Its efforts to lower mortgage rates are paying off. Rates on 30-year loans averaged 4.81 percent, Freddie Mac reported last week. That’s down from 5.47 percent last year.

The Fed said it has leeway to hold rates at super-low level because it expects that inflation will remain “subdued for some time.”
Fed policymakers repeated their belief that slack in the economy — meaning plants operating below capacity and the weak employment market — will keep inflation under wraps.

A government report out Wednesday showed that inflation is in check despite a burst in energy prices. Energy prices, however, are already in retreat.

Bernanke, who’s seeking a second term as Fed chief, has made clear his No. 1 task is sustaining the recovery. Last week, he and other Fed officials signaled they are in no rush to start raising rates.

At the same time, Bernanke has sought to assure skeptical lawmakers and investors that when the time is right, he’s prepared to sop up all the money. Some worry that the Fed’s cheap-money policies will stoke inflation.

Some encouraging signs for the economy have emerged lately. The economy finally returned to growth in the third quarter, after four straight losing quarters. And all signs suggest it picked up speed in the current final quarter of this year.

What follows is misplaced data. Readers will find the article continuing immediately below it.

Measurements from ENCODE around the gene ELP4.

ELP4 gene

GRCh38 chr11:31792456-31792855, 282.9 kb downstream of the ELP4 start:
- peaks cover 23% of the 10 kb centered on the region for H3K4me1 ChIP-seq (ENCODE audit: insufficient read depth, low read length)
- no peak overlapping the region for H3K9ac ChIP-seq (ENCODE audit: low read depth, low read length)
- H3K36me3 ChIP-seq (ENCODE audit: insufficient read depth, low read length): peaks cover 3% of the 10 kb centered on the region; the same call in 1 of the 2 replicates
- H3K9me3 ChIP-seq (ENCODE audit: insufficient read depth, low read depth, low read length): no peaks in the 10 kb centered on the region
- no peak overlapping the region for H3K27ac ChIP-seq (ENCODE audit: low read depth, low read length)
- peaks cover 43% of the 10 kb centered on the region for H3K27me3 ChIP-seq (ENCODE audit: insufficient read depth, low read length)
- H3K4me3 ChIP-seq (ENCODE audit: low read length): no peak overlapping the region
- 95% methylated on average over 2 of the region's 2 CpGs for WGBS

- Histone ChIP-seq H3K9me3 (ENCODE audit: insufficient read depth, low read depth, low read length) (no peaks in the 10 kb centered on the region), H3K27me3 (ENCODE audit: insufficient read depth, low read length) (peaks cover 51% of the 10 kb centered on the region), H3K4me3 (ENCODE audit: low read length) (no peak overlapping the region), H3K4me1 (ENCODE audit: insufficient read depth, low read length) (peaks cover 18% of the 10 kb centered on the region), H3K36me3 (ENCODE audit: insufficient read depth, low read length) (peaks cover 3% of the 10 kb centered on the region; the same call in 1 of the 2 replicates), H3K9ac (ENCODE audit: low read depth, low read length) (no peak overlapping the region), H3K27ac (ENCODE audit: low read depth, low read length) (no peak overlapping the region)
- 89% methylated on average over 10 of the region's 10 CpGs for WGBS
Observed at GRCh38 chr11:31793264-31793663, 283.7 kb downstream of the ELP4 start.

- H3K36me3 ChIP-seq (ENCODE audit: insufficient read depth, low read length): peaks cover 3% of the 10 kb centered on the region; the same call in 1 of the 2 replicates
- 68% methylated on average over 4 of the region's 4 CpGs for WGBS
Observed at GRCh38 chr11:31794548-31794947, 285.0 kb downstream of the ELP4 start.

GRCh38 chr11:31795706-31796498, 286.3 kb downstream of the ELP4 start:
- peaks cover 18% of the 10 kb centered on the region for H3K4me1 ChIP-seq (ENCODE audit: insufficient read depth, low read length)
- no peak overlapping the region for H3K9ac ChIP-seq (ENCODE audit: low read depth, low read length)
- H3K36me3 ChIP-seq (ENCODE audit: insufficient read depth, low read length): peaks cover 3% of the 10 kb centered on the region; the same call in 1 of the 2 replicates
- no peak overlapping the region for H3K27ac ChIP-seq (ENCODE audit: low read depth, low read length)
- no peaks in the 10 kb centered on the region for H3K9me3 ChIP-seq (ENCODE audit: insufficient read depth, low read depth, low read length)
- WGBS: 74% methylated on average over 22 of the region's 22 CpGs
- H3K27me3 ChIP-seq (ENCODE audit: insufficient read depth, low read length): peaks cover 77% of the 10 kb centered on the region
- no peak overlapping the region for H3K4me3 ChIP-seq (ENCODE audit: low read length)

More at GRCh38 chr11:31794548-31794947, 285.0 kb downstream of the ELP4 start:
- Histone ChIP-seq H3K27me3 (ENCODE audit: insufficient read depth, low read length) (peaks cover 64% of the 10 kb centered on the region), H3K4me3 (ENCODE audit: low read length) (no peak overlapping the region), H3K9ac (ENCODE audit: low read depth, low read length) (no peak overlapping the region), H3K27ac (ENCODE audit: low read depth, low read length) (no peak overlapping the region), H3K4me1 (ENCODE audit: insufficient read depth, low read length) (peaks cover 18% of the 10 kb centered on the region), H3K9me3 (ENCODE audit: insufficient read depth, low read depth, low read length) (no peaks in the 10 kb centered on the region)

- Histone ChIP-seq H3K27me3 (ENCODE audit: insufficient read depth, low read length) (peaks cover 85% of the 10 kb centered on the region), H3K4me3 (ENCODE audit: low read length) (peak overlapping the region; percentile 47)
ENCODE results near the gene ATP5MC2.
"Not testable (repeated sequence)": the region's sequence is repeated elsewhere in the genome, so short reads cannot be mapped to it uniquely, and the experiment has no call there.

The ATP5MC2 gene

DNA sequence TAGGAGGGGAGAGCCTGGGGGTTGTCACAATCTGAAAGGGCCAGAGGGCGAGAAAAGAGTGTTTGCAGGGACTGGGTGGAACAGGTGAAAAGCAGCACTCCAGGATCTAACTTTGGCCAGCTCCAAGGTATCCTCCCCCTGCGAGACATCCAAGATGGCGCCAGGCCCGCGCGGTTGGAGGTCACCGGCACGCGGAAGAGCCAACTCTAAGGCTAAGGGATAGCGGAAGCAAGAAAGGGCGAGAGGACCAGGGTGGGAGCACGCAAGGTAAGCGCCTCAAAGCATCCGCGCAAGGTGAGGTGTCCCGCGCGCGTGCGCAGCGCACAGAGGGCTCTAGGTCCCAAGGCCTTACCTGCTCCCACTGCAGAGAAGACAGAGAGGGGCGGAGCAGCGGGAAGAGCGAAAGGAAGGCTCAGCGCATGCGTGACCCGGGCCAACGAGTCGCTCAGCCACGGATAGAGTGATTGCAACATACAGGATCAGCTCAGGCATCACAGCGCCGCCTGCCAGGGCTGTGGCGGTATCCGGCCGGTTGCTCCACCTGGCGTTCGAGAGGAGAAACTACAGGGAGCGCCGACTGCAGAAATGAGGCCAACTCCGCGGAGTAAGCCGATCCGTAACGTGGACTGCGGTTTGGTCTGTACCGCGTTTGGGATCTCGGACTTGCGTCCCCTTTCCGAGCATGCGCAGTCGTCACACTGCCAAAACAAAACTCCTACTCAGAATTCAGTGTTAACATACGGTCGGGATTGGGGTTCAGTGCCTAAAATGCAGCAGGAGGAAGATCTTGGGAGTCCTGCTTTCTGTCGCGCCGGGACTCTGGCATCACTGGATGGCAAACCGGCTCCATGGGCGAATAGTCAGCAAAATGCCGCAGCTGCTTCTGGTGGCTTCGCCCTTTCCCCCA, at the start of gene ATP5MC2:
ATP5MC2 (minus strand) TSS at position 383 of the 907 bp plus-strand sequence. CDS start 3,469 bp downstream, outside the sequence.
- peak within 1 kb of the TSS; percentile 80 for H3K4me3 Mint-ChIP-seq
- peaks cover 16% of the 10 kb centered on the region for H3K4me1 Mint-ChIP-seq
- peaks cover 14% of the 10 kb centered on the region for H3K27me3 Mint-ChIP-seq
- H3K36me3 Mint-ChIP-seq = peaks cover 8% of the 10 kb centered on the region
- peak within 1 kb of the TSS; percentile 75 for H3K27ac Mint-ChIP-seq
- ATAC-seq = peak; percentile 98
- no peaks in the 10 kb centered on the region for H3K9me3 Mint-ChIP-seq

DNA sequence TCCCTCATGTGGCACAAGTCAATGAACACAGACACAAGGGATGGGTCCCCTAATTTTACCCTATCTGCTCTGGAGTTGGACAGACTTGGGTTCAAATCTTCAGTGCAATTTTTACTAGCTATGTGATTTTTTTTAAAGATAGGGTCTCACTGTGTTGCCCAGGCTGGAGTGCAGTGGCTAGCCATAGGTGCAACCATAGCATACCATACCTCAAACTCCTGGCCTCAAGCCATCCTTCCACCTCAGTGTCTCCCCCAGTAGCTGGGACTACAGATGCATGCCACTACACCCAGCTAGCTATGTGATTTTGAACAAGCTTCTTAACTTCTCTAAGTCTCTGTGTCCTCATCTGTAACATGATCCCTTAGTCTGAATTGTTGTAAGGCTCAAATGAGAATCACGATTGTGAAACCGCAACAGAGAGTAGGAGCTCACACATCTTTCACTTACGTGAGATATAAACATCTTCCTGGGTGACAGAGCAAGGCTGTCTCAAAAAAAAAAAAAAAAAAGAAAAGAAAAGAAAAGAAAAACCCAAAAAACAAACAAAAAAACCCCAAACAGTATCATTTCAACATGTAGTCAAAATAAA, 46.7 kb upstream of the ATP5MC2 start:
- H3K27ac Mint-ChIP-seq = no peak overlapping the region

The nation’s unemployment rate dipped to 10 percent in November, from 10.2 percent in October. And layoffs have slowed. Employers cut just 11,000 jobs last month, the best showing since the recession started two years ago.

Still, the Fed predicts unemployment will remain high because companies won’t ramp up hiring until they feel confident the recovery will last.

Consumers did show a greater appetite to spend in October and November. But high unemployment and hard-to-get credit are likely to restrain shoppers during the rest of the holiday season and into next year.

-Financial Post-